It's not often a family film causes as much of a stir as the technically groundbreaking "Who Framed Roger Rabbit" Certainly the lack of a good DVD release has frustrated fans for years, but this new special edition disc was worth the wait.
Picture The image transfer on this DVD is something special. The animation, solid in colour and shading, is backed against a near grain-free live action film that's detailed and sharp.
Sound A lot of fun has been had in creating this new 5.1 sound mix. It features plenty of silly effects, particularly from the rear speakers, which add to the fun.
Enter the "extra features" menu of the DVD and you'll find yourself in an Acme warehouse that's full of loony little Easter-egg style animations. Pick the right box and you get access to the main goodies.
Toontown Confidential Select this option and during the film you get a subtitle track thick with facts on the making of the film, quotes from people involved, in-jokes explained, and much more.
In amongst this sea of information, you'll find the three rules of combining animation with live action that animation director Richard Williams followed in order to create the revolutionary look of the movie:
1. Move the camera as much as possible so the toons don't look pasted onto flat backgrounds.
2. Use lighting and shadows to an extreme that had never before been attempted.
3. Have the toons interact with real world objects and people as much as possible.
The Roger Rabbit Shorts Three seven-minute Roger Rabbit shorts were created to show alongside with theatrical runs of certain films. You'll find these amusing adventures, where Roger invariably stuffs up looking after Baby Herman, presented in 5.1 sound.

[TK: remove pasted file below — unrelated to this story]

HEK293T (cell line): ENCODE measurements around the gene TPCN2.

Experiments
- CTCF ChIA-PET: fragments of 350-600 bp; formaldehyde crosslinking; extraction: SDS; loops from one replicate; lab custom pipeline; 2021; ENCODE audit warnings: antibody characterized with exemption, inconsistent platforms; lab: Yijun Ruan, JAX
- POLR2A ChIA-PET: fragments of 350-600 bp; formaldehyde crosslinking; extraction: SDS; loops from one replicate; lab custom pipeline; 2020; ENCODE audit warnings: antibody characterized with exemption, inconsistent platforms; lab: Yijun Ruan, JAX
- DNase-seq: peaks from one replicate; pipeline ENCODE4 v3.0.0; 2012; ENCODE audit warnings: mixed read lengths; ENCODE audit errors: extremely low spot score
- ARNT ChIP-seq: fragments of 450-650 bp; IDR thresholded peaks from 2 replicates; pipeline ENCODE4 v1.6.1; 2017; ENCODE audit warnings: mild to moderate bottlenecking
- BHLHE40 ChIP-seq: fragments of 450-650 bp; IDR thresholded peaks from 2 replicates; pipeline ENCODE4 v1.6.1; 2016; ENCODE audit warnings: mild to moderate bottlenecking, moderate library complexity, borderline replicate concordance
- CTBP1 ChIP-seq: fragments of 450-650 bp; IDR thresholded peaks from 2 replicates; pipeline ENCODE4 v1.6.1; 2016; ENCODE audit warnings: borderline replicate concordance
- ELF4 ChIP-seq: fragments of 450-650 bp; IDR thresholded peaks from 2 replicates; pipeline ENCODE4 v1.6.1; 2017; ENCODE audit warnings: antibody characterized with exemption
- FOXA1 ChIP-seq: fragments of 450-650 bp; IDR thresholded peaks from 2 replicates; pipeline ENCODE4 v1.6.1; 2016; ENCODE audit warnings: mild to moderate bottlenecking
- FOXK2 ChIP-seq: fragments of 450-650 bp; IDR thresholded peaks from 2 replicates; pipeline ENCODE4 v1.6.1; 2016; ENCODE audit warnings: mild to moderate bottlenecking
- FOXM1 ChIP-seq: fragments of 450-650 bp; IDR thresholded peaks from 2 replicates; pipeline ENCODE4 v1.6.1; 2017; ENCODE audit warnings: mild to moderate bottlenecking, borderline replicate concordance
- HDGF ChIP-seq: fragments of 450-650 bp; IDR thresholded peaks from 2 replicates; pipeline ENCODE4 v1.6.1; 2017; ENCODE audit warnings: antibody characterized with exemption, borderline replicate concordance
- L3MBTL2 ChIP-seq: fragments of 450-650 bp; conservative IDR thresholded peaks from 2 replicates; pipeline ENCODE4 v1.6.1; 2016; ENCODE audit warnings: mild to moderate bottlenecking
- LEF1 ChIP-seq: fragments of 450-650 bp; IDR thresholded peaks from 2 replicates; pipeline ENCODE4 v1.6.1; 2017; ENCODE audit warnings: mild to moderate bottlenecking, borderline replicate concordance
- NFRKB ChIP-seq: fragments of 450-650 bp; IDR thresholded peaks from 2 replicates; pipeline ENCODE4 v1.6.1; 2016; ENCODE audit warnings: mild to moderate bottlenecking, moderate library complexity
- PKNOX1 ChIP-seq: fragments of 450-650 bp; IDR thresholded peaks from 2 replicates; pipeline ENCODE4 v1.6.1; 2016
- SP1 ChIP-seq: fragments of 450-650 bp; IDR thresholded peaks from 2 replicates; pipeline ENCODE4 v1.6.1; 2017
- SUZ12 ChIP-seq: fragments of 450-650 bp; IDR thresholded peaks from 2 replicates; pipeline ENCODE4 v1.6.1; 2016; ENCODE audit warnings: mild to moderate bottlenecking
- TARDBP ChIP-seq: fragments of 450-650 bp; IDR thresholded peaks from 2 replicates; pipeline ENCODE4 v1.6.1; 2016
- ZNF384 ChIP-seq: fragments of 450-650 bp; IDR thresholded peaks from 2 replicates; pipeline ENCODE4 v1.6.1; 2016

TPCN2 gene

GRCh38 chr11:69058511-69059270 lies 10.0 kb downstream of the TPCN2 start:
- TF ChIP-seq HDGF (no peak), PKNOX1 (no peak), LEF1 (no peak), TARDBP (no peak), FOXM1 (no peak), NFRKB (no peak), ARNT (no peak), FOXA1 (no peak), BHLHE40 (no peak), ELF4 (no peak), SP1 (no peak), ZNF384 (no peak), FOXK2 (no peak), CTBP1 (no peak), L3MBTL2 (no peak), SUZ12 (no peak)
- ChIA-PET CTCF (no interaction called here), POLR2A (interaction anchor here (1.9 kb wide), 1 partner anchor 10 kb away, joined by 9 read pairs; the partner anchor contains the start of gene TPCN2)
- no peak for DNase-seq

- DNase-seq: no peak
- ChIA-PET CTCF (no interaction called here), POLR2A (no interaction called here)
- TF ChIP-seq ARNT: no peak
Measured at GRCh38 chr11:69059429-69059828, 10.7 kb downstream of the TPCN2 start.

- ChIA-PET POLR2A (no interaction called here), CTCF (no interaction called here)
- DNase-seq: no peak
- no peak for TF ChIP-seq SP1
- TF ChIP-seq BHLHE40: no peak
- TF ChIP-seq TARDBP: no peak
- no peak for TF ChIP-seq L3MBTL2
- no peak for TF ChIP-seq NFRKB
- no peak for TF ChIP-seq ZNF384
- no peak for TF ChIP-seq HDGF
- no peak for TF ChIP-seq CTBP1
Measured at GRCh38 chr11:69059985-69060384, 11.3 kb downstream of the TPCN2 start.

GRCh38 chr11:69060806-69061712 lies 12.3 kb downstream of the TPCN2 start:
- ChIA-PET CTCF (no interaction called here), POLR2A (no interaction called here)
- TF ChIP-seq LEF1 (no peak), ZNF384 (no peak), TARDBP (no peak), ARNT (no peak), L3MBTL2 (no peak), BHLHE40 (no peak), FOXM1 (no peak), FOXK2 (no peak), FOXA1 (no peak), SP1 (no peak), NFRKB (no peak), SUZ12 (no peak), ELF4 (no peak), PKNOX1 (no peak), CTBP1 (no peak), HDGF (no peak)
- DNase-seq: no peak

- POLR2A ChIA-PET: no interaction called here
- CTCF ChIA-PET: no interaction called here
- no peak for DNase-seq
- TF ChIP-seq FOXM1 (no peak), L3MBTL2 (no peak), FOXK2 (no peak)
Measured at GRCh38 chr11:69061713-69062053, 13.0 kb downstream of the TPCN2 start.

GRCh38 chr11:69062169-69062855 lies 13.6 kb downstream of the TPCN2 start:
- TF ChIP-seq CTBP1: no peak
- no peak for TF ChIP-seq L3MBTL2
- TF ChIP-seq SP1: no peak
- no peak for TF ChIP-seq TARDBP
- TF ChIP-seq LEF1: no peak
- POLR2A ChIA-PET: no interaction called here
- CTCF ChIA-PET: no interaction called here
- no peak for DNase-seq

Who Made Roger Rabbit? Charles Fleischer, maniacal voice of Roger Rabbit, hosts this new 11-minute look at the making of this technically complex movie. The presentation is designed to appeal to kids, but the bizarre behind-the-scenes footage of Bob Hoskins grappling with thin air will fascinate all.
Trouble in Toontown Save the Acme watertower by throwing pies and thumping weasels with mallets in this fun, interactive game. If you're not very good at it, you'll repeatedly have to answer questions to progress anywhere.
The Pig Head Scene The scene cut from the movie was ironically the one completed first with finished animation. It involves Bob Hoskins getting a toon pig head painted on him. Cut for reasons of pace, it's quite a disturbing three minutes.
Ratio: 1.85:1 (anamorphic)
Sound: Dolby Digital 5.1
Audio Tracks: Multiple languages
Subtitles: English and multiple languages
Menus: Time and trouble has gone into creating inventively silly and enjoyable animated menus
Special Features Subtitles: None of the special features come with subtitles.
This DVD was reviewed on a JVC XV-S57 DVD player.